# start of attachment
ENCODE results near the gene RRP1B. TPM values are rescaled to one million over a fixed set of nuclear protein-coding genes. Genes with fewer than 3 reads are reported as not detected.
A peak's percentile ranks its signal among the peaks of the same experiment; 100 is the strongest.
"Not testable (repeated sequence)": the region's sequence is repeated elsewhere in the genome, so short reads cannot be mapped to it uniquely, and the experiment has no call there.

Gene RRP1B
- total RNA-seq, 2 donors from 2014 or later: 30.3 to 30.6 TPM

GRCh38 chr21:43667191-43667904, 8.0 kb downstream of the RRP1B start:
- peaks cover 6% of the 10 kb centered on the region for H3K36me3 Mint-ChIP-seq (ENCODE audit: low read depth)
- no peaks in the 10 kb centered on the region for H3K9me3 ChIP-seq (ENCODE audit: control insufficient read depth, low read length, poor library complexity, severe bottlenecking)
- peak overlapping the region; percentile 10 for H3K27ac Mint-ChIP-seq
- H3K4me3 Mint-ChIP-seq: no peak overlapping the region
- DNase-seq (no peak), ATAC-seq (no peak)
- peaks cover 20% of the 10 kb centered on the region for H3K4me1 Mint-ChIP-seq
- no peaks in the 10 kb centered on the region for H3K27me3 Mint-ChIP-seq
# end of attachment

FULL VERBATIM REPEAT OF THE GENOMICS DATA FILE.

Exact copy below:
ENCODE results near the gene RRP1B. TPM values are rescaled to one million over a fixed set of nuclear protein-coding genes. Genes with fewer than 3 reads are reported as not detected.
A peak's percentile ranks its signal among the peaks of the same experiment; 100 is the strongest.
"Not testable (repeated sequence)": the region's sequence is repeated elsewhere in the genome, so short reads cannot be mapped to it uniquely, and the experiment has no call there.

Gene RRP1B
- total RNA-seq, 2 donors from 2014 or later: 30.3 to 30.6 TPM

GRCh38 chr21:43667191-43667904, 8.0 kb downstream of the RRP1B start:
- peaks cover 6% of the 10 kb centered on the region for H3K36me3 Mint-ChIP-seq (ENCODE audit: low read depth)
- no peaks in the 10 kb centered on the region for H3K9me3 ChIP-seq (ENCODE audit: control insufficient read depth, low read length, poor library complexity, severe bottlenecking)
- peak overlapping the region; percentile 10 for H3K27ac Mint-ChIP-seq
- H3K4me3 Mint-ChIP-seq: no peak overlapping the region
- DNase-seq (no peak), ATAC-seq (no peak)
- peaks cover 20% of the 10 kb centered on the region for H3K4me1 Mint-ChIP-seq
- no peaks in the 10 kb centered on the region for H3K27me3 Mint-ChIP-seq